How can clinicians and policy makers collaborate to improve the standing of mental health in the US?
Earlier this month, Otsuka America Pharmaceutical, Inc. hosted the 2nd Annual Advancing Mental Health Policy: BetterTogether forum in Washington, DC. The event brought together leaders in healthcare, community, advocacy, and government for a day of discussion and collaboration toward the goal of bettering the policy-based solutions in place for patients with mental illness.
In an interview with MD Magazine® following the forum, Kabir Nath, chief executive officer of Otsuka North America Pharmaceuticals, recapped the forum’s biggest takeaways, and shared his own perspective on the challenges facing mental healthcare in the US.
MD Mag: What is the motivation behind the mental health policy forum?
Nath: So, we see that mental health policy is an absolutely key aspect of public policy. It involves many stakeholders with different backgrounds, different roles. And we, as Otsuka, are proud to bring together this coalition of people to discuss some of those pressing issues, and really discuss some of the actions we can all take collectively to improve the situation for those patients with serious mental illness.
MD Mag: What is the significance of hosting a multi-faceted discussion on mental health policy solutions?
Nath: We're a pharmaceutical company, but we have always acknowledged that treating patients or providing the best outcomes to patients with serious mental illness is a very complex endeavor. There's a large ecosystem around that; providing the drug is just one part of it. There are social elements, public policy elements, education elements, all these different pieces come together. And we think it's essential to have this broad-based group of stakeholders, who can actually all bring their points of view, their expertise, and their ability to help solve some of these problems.
MD Mag: How do stigma and social barriers challenge the progress of improved mental healthcare measures?
Nath: So unfortunately, stigma is still central to how we think about and talk about mental illness as a society. So there's a stigma around individuals coming forward with mental illness. And there are other elements of stigma that are pervasive, such as the causal and entirely incorrect linkage between mental illness and acts of violence. In practice, people with serious mental illness are much more likely to be victims of violence than perpetrators. And there's data, for instance, suggesting that people with untreated serious mental illness are 16 times more likely to be killed in an encounter with a police officer than people without mental illness in such a normal civilian encounter.
Similarly, only 3% of violent crime can actually be attributed to folks living with mental illness. So that stigma applies in so many different ways. And it starts here. It starts in the family, it starts in schools and starts in college and so on. And therefore collectively, we have to work very hard to break down that stigma.
MD Mag: Patient access to care is accentuated by a decreased rate of trained and available psychiatrists. How can we streamline the process to psychiatric treatment?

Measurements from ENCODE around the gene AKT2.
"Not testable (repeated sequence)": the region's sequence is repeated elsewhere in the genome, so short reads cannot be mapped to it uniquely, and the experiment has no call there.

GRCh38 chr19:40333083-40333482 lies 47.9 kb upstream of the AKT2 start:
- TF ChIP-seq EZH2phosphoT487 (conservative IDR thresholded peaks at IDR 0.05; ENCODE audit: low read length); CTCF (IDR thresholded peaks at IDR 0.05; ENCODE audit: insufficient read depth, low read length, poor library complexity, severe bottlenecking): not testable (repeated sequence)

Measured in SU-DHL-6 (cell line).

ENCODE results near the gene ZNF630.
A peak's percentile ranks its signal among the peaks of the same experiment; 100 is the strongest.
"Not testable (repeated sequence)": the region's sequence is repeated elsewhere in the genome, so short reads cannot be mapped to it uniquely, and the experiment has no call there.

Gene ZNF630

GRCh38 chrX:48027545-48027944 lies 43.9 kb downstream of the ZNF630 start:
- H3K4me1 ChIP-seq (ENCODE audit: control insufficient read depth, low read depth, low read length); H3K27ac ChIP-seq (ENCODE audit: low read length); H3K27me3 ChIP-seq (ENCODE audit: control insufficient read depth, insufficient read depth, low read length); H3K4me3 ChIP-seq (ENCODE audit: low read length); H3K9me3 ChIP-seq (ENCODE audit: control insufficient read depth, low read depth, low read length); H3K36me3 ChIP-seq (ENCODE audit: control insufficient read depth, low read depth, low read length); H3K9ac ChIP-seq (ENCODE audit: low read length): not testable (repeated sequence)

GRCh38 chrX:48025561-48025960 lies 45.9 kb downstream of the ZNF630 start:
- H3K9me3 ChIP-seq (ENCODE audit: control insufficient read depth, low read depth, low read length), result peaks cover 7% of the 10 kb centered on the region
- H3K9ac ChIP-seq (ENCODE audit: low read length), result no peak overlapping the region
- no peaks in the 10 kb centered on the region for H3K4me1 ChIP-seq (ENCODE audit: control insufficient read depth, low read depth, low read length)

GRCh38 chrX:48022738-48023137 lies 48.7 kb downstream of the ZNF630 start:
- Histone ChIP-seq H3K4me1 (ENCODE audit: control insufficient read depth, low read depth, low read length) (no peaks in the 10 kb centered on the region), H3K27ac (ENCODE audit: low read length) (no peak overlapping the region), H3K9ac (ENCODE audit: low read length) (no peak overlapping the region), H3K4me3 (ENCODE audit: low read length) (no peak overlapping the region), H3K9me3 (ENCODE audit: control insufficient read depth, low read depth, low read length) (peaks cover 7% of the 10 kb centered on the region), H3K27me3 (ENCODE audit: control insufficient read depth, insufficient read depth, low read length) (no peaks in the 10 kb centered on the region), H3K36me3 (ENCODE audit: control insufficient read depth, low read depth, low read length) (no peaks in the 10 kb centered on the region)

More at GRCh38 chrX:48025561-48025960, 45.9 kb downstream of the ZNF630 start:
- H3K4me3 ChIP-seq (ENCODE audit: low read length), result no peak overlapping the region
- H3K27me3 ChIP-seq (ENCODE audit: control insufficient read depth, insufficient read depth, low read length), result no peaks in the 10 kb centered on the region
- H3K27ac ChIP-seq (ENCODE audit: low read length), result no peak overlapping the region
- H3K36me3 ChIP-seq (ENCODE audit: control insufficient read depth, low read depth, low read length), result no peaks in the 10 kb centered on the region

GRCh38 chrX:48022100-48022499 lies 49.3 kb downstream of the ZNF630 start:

Nath: This is an already tough question. It's clearly the case that psychiatry is an aging profession. Something like one-third of all psychologists are over the age of 55. And we see that in many counties, something like 60% of rural counties in the US, there is actually no psychiatrist. Beyond that it's not just the lack of psychiatrists. It's also whether they are actually practicing within plans, whether they're available to new patients, and so on. Somehow, there needs to be an effort to look at the incentives across the entire healthcare system, to bring more people licensed to practice psychiatric medicine—whether that's psychiatrists, psychologists, nursing assistants, and so on. But clearly, things have to change all the way through, so that we can actually develop a much stronger base of people able to treat the people living with mental illness.
MD Mag: What are some of the most promising advancements in mental health care today? What fields need to be better addressed?
Nath: I think there are clearly areas for hope. I think first, around treatment itself, we're starting to see that there is an increasing pipeline of potential new mechanisms, new medicines. After 20 years, we're ready. We haven't had much innovation. This year alone, there have been a couple of new products, new classes improved. And we start to see a lot more interest in that, because our understanding of the basic biology is improving. I think also with the convergence of digital technology with medicine, there are opportunities in areas such as digital therapeutics where we may be able to bring much lower costs, more readily available treatments to people. Clearly, areas like telehealth, telepsychiatry are ways to try and deal with the shortage of psychiatry. It's our signs for hope.
MD Mag: What is the biggest take-home message from the AMHP forum?
Nath: The biggest message is we have to do more to break down the stigma, to break down the societal construct and framework in which serious mental illnesses are seen. And the way to do that is for us all to speak up, to share our stories. Today, I was proud to see that so many people on the stage shared their own stories. I did myself, as I had done last year, that my father died by suicide, and there's a history of schizophrenia in my family. But together, all of us have to speak up, share our stories. All of us are impacted by this level of serious mental illness in society. And by doing so, we can actually both move that narrative forward, and also encourage others to take action.